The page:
Michael Gill: What we mean when we talk about remission

The conversation about remission for patients with serious chronic diseases like rheumatoid arthritis and lupus needs to change. Many rheumatologists talk about remission as if it is the goal of their treatment. Rheumatologists define remission as the absence of signs and symptoms of significant inflammatory disease. Most patients assume that remission is akin to being cured. Using the term “remission” is loaded with bias and is, in my opinion, misleading to patients. At a time when patients may already be feeling stressed or anxious, adding further confusion is unnecessary.

From my point of view, being cured means that you do not have the disease any longer, that you do not need to take specific medications, and that you can resume your life more-or-less as it was before the disease. Very few patients suffering moderate to severe lupus or rheumatoid arthritis ever reach this stage, probably way less than 1%. The European League Against Rheumatism (EULAR) defines clinical remission as having a swollen joint count of 1 or less, C-reactive protein (CRP) levels of 1 mg/dL, or less and a global patient assessment of 1 or less. But very few patients reach this stage, and even fewer sustain it.  

General practitioners and specialists tend to consider remission as a professional goal. They like to talk to their peer group referring to the number of remissions they have achieved. For these clinicians it is about reducing the level of disease activity, not curing the disease. For example, a clinician might say that sustained remission rates at week 106 were achieved for 24% of their patients on a particular biologic. This implies that 24 patients out of 100 had a significant reduction in their symptoms 106 weeks after diagnosis. Typically, “symptoms” are assessed as swollen joints, stiffness, and pain.

In my experience, what are not measured by clinicians are fatigue levels, flares, the impact on a patient’s quality of life, co-morbidities, drug-to-drug interactions, and mental health. It is quite possible that a patient can have a large reduction in pain and no longer require opioids, but still be subject to fatigue to the extent that they may not be able to return to work. From my perspective remission is definitely not a cure. It is the mismatch between what the specialist is aiming for and the patient’s desire to return to something like a normal life that causes confusion.

In a study conducted in 2015, 83% of patients experienced flares after stopping a biologic agent and subsequently relying only on prednisolone and methotrexate. [1] So, from one point of view, the clinician is prescribing cheaper drugs to “better control” the patient’s disease activity. But from the patient’s point of view, the disease is still serious, still debilitating, and they still have flares. And this is still disappointing for the clinician too. In an article in MedPage Today, Nancy Walsh writes that literature reviews indicate that the more serious the disease, the less likely sustained remission is. [2] Furthermore, in six observational studies sustained remission was typically 6 to 9 months, ranging from 38.1% to 7.9% of patients. The older the patient and the longer the duration of the disease, the less likely remission will be sustained. Her article indicated that a major finding across 4,000 studies was a lack of a clear definition for remission and for associated predictive factors.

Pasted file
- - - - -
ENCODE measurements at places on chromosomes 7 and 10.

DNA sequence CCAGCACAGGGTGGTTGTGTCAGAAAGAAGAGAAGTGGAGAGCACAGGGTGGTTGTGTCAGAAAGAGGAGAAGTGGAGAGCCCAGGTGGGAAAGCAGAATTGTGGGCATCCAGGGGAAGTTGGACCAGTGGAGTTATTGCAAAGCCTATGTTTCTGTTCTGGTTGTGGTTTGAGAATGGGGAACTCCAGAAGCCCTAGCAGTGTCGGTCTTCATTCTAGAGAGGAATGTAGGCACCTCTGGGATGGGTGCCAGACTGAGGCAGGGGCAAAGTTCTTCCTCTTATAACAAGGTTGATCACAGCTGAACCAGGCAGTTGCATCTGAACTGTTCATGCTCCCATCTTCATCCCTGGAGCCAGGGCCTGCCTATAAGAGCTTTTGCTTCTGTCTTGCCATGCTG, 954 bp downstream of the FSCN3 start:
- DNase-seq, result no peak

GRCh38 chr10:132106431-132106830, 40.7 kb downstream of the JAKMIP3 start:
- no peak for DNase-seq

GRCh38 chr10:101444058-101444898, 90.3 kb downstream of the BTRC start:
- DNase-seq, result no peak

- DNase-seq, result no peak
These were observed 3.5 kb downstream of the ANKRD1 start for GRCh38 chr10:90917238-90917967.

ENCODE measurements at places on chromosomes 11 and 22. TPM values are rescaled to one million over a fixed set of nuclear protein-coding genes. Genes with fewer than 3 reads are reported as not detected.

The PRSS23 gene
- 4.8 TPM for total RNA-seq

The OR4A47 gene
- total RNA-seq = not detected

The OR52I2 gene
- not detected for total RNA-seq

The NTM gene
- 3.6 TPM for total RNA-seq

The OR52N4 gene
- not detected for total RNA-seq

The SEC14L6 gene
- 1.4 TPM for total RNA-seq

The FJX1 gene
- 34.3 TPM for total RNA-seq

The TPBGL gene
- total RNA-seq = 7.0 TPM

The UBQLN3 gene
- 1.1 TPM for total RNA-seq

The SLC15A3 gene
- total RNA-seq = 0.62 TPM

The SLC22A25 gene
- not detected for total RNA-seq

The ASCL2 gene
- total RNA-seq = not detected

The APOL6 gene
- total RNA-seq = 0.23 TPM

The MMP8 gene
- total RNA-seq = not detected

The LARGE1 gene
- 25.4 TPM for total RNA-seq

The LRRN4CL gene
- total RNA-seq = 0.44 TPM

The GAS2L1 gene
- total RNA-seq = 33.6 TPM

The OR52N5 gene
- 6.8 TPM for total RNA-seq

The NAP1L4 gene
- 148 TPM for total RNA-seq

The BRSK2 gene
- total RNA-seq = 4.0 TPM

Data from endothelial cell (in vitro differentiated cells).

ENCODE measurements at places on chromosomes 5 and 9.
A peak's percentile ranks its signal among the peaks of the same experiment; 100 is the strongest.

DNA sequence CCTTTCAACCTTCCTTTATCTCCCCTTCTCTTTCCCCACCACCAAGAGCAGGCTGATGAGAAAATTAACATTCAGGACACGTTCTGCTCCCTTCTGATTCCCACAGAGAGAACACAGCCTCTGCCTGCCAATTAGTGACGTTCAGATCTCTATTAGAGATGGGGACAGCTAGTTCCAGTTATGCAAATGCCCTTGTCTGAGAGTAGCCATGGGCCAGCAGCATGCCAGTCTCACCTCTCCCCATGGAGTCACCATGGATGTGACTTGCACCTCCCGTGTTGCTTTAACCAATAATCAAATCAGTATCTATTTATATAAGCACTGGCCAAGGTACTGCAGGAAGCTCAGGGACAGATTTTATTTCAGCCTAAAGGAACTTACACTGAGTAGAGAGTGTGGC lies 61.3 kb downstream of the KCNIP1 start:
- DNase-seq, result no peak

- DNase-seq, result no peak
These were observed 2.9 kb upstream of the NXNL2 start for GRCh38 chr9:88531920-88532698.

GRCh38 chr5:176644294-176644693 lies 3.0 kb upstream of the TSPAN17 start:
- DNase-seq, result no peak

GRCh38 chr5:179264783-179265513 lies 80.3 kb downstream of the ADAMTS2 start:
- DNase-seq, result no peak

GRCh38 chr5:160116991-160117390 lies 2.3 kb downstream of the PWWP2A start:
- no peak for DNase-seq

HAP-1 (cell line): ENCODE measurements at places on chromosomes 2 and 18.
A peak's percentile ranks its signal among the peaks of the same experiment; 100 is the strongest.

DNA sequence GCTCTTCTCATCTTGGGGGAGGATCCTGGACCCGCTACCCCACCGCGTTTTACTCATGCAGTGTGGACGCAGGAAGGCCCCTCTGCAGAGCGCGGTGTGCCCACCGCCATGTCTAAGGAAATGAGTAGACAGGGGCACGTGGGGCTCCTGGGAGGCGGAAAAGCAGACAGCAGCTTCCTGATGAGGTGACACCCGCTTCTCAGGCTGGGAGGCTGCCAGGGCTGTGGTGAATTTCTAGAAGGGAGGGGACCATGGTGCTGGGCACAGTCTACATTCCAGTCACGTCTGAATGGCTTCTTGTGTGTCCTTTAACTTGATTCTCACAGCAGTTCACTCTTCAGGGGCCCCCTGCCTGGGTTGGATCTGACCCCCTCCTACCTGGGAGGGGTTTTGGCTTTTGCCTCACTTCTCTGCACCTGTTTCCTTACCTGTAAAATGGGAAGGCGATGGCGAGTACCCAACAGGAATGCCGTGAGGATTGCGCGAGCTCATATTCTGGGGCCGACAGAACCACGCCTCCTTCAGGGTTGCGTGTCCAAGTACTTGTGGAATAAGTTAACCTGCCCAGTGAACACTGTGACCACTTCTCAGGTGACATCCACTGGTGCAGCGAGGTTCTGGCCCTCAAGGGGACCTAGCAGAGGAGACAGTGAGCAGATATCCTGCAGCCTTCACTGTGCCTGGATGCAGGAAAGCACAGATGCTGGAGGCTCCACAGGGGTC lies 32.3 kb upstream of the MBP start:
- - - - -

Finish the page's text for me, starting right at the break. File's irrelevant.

The term “sustained” repeatedly surfaces across many studies. Most patients would assume that sustained means “long-lasting.” This is not the case as sustained usually refers to a fixed period such as 6 months or 12 months.

In joint decision making with the patient, the clinician should, in my view, avoid using the term “remission” and instead use terms like “control” and “symptom reduction.”  Low disease activity is a more relevant and easier to understand target. Many patients may not be able to reach clinical remission and, as such, low disease activity as a target is more relevant from the perspective of an already stressed patient.  What is important here is that clinicians need to incorporate the patient’s perspective and not just rely on clinical measures.

Michael Gill is a BMJ patient reviewer and founder of the Charity Dragon-claw.org.

Competing interests: None.


1. Huizinga TW et al. Clinical and radiographic outcomes at 2 years and the effect of tocilizumab discontinuation following sustained remission in the second and third year of the ACT-RAY study. Ann Rheum Dis 2015; 74:35–43

2. Walsh, Nancy, Sustained Remission in RA: What the Data Say; MedPage Today, August 31, 2016.